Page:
In considering Philadelphia Noir, our fair city’s recent contribution to short crime fiction, two elements should be noted. First, like the other volumes in Akashic’s city-centric “Noir” series, the stories included are neighborhood specific. Second, although all of the writers included in the volume are firmly tied to Philadelphia, and their editor is former long-time Inquirer critic Carlin Romano, no one involved in the project seems to have worked in law enforcement or crime. They’re all writers. Some are also journalists, some academics, and some can also write MFA after their names.
Thus, there are two implied evaluation methods for each story, beyond its merit as fiction. The first involves the question of fidelity to the quite specific place of a given tale, including characterization; the second measures the believability of the criminal activity as imagined by people who are professional imaginers.
Also, in his introduction, Romano asserts that “Philadelphia noir” doesn’t tend to be as glamorous as the noir stories of some other cities, or involve as many high profile characters as in Wall Street Noir or Los Angeles Noir: “In Philadelphia, we do ordinary noir — the humble killings, robberies, collars, cold cases that confront people largely occupied with getting by.”
So, the optimistic reader hopes for “everyday people” enmeshed in interesting or surprising crimes — with all involved in each story properly belonging in “the hood” specified.
A real Fallser
I started with the story set in my own neighborhood, East Falls. This story, Dennis Tafoya’s “Above the Imperial,” focuses on a very small-time criminal, Jimmy Kelly, a teen convict who once escaped from the locally infamous Youth Study Center on Henry Avenue, but didn’t even move out of the area. Jimmy certainly represents a certain type around my parts, but Tafoya manages to make the boy individual and sympathetic by infusing him with intelligence. For example, watching customers leave a local Chinese restaurant, Jimmy notes, “guys would walk out picking their teeth and patting their bellies, like it wasn’t enough to be full, you had to put on a play about it for your friends.”
However, the kid’s basically a dreamy kleptomaniac/stoner. He notes everything he steals in a composition book like the ones he used at St. Bridget’s, the neighborhood elementary school that closed in 2012. And with an opportunistic theft from drug dealers, he initiates a chain of events that causes a death, morally if not quite legally. The very end of this story is perhaps the best closing in the volume.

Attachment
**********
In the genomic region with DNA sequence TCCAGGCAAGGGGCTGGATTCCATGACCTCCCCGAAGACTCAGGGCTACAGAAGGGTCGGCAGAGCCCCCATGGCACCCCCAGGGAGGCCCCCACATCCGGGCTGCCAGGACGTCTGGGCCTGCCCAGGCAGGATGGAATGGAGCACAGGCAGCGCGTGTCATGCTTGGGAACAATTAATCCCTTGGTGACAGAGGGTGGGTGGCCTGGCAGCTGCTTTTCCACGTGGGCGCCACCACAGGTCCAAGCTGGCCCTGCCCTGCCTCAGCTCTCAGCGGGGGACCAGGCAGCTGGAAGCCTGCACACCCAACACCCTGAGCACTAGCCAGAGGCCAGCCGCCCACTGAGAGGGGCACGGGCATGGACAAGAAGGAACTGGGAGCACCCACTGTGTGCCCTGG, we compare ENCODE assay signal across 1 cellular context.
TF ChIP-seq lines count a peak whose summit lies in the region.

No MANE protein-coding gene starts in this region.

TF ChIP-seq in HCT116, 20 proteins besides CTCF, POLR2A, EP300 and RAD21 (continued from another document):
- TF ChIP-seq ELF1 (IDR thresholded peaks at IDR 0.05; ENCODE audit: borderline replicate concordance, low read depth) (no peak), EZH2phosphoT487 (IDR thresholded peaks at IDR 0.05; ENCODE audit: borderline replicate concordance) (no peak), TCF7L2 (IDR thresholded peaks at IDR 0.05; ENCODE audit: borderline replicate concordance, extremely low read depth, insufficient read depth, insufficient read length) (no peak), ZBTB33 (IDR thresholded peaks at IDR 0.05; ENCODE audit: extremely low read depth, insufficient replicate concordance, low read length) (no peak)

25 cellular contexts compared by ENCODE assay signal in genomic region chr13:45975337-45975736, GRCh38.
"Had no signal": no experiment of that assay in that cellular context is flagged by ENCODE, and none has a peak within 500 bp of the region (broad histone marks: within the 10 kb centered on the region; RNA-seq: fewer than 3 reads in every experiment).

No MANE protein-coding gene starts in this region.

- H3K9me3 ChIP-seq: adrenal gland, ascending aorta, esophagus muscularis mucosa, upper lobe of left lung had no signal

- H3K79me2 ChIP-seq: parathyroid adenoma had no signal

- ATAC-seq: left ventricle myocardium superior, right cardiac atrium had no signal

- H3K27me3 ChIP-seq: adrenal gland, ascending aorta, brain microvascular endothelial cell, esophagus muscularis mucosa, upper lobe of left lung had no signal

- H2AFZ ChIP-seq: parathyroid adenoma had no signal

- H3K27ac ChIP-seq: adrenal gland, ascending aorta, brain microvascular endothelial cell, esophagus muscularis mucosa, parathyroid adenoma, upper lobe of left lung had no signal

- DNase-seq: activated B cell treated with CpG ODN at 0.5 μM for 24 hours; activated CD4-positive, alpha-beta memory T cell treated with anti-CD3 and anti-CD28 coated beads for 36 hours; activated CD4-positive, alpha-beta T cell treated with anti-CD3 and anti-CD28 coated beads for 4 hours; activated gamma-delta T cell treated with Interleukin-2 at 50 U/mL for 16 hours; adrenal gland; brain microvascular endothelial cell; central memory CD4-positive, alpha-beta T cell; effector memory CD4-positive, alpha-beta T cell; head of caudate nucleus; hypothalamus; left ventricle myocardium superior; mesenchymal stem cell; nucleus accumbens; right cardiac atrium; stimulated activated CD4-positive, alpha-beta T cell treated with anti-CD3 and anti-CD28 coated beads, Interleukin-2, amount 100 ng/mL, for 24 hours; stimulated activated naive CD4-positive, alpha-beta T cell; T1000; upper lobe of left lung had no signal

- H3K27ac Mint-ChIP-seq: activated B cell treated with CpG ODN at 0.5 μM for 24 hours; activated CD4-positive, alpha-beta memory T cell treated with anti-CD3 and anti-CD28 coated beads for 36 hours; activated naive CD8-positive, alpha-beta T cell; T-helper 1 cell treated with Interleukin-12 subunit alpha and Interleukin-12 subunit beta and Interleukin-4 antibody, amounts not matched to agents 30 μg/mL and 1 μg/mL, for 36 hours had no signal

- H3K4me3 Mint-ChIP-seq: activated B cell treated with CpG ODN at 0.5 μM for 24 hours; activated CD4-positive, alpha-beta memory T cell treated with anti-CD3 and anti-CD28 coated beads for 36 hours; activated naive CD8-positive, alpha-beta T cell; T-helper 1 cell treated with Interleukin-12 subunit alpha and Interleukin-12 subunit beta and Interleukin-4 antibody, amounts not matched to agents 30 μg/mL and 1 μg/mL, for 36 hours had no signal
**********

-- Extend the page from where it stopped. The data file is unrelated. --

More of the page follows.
Other stories in the anthology are of similar quality, and most writers are careful with details about locale, as is Tafoya. But occasionally there’s a puzzling or too “literary” touch that might have been reconsidered by the writers involved. Aimee LaBrie’s South Philly story, “Princess,” for example, is a fine piece slightly marred by such a touch, but Keith Gilman’s “Devil’s Pocket,” while getting high marks for accurately representing a gritty neighborhood, includes a character who too neatly matches his description as a martyr by another character who probably couldn’t spell the word if he were spotted m-a-r-t-y.
Some stories are effectively surprising, like Duane Swiercynski’s “Lonergan’s Girl,” set in a Frankford El car in 1924. It follows a girl with green eyes, a stick-up man with a most unusual weapon, and the girl’s would-be romantic savior. There’s even a story by an actual Biddle (Cordelia) descended from both Nicholas Biddle and a Drexel that, some slightly clichéd phrasing aside, captures the tourist-neighborhood mix of the Independence Hall area. (The tale is somewhat inaccurately designated as representing “Old City.”) Incidentally, this story seems to be more about a mad Biddle who’s a writer, based on the writer herself, than about an actual crime.
This is a collection that should have made some real money if the short story form weren’t a distant seventh to tweets as a contemporary literary genre. (Amazon is selling copies of the book for as little as a penny, and my local librarian told me the book hadn’t been checked out in nearly two years.)
Most of the stories don’t quite capture the brutal pointlessness of some actual Philly crimes, but many of them ably demonstrate a truth of “ordinary noir” in real life: crime is capricious — that woman you don’t know has a famous name, the one who passes by you near the Second Bank of the United States? She may be nuts. And she may be packing a 19th-century Derringer.